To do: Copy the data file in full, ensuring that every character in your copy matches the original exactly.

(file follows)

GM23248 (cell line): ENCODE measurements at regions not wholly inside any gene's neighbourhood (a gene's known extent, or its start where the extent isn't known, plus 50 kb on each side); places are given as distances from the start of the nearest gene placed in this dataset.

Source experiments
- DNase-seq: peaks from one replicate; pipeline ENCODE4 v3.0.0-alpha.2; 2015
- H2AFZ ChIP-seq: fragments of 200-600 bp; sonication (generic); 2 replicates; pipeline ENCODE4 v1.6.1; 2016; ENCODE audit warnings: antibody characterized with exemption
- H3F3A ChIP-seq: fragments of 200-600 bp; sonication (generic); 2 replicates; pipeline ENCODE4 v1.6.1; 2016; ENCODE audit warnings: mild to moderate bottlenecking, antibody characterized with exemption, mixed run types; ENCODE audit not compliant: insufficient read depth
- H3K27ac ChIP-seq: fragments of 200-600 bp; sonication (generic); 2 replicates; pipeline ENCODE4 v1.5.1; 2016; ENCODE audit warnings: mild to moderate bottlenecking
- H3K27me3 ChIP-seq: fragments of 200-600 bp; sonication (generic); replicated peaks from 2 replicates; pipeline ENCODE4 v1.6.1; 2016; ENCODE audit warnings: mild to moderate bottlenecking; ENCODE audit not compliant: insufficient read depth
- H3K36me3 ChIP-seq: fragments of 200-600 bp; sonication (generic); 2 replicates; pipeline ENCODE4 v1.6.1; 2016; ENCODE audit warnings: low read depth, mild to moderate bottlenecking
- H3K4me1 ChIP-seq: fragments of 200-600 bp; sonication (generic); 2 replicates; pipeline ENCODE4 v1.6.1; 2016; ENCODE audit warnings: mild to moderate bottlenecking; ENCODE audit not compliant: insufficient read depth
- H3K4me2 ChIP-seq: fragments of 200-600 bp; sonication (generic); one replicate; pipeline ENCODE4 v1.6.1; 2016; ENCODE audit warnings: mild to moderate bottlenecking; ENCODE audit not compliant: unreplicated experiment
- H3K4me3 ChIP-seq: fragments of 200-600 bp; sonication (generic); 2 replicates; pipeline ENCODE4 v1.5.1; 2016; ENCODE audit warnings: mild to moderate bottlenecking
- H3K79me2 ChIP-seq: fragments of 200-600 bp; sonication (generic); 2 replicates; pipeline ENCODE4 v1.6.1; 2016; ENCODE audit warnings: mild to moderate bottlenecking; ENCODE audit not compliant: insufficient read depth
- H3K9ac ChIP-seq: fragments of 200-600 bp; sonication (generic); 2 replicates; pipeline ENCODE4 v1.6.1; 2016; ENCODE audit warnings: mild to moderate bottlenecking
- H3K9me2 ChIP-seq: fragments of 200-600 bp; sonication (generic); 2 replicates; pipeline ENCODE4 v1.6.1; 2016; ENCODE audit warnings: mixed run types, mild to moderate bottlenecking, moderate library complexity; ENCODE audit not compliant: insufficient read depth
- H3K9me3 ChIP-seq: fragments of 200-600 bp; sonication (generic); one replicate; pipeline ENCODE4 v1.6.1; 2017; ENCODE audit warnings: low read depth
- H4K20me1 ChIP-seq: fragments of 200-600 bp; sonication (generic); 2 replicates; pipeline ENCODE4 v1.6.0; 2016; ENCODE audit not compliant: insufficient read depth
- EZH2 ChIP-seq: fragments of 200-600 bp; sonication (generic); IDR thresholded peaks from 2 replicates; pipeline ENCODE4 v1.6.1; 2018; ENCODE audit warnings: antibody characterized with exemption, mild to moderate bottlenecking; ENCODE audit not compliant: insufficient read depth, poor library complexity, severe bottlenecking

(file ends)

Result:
GM23248 (cell line): ENCODE measurements at regions not wholly inside any gene's neighbourhood (a gene's known extent, or its start where the extent isn't known, plus 50 kb on each side); places are given as distances from the start of the nearest gene placed in this dataset.

Source experiments
- DNase-seq: peaks from one replicate; pipeline ENCODE4 v3.0.0-alpha.2; 2015
- H2AFZ ChIP-seq: fragments of 200-600 bp; sonication (generic); 2 replicates; pipeline ENCODE4 v1.6.1; 2016; ENCODE audit warnings: antibody characterized with exemption
- H3F3A ChIP-seq: fragments of 200-600 bp; sonication (generic); 2 replicates; pipeline ENCODE4 v1.6.1; 2016; ENCODE audit warnings: mild to moderate bottlenecking, antibody characterized with exemption, mixed run types; ENCODE audit not compliant: insufficient read depth
- H3K27ac ChIP-seq: fragments of 200-600 bp; sonication (generic); 2 replicates; pipeline ENCODE4 v1.5.1; 2016; ENCODE audit warnings: mild to moderate bottlenecking
- H3K27me3 ChIP-seq: fragments of 200-600 bp; sonication (generic); replicated peaks from 2 replicates; pipeline ENCODE4 v1.6.1; 2016; ENCODE audit warnings: mild to moderate bottlenecking; ENCODE audit not compliant: insufficient read depth
- H3K36me3 ChIP-seq: fragments of 200-600 bp; sonication (generic); 2 replicates; pipeline ENCODE4 v1.6.1; 2016; ENCODE audit warnings: low read depth, mild to moderate bottlenecking
- H3K4me1 ChIP-seq: fragments of 200-600 bp; sonication (generic); 2 replicates; pipeline ENCODE4 v1.6.1; 2016; ENCODE audit warnings: mild to moderate bottlenecking; ENCODE audit not compliant: insufficient read depth
- H3K4me2 ChIP-seq: fragments of 200-600 bp; sonication (generic); one replicate; pipeline ENCODE4 v1.6.1; 2016; ENCODE audit warnings: mild to moderate bottlenecking; ENCODE audit not compliant: unreplicated experiment
- H3K4me3 ChIP-seq: fragments of 200-600 bp; sonication (generic); 2 replicates; pipeline ENCODE4 v1.5.1; 2016; ENCODE audit warnings: mild to moderate bottlenecking
- H3K79me2 ChIP-seq: fragments of 200-600 bp; sonication (generic); 2 replicates; pipeline ENCODE4 v1.6.1; 2016; ENCODE audit warnings: mild to moderate bottlenecking; ENCODE audit not compliant: insufficient read depth
- H3K9ac ChIP-seq: fragments of 200-600 bp; sonication (generic); 2 replicates; pipeline ENCODE4 v1.6.1; 2016; ENCODE audit warnings: mild to moderate bottlenecking
- H3K9me2 ChIP-seq: fragments of 200-600 bp; sonication (generic); 2 replicates; pipeline ENCODE4 v1.6.1; 2016; ENCODE audit warnings: mixed run types, mild to moderate bottlenecking, moderate library complexity; ENCODE audit not compliant: insufficient read depth
- H3K9me3 ChIP-seq: fragments of 200-600 bp; sonication (generic); one replicate; pipeline ENCODE4 v1.6.1; 2017; ENCODE audit warnings: low read depth
- H4K20me1 ChIP-seq: fragments of 200-600 bp; sonication (generic); 2 replicates; pipeline ENCODE4 v1.6.0; 2016; ENCODE audit not compliant: insufficient read depth
- EZH2 ChIP-seq: fragments of 200-600 bp; sonication (generic); IDR thresholded peaks from 2 replicates; pipeline ENCODE4 v1.6.1; 2018; ENCODE audit warnings: antibody characterized with exemption, mild to moderate bottlenecking; ENCODE audit not compliant: insufficient read depth, poor library complexity, severe bottlenecking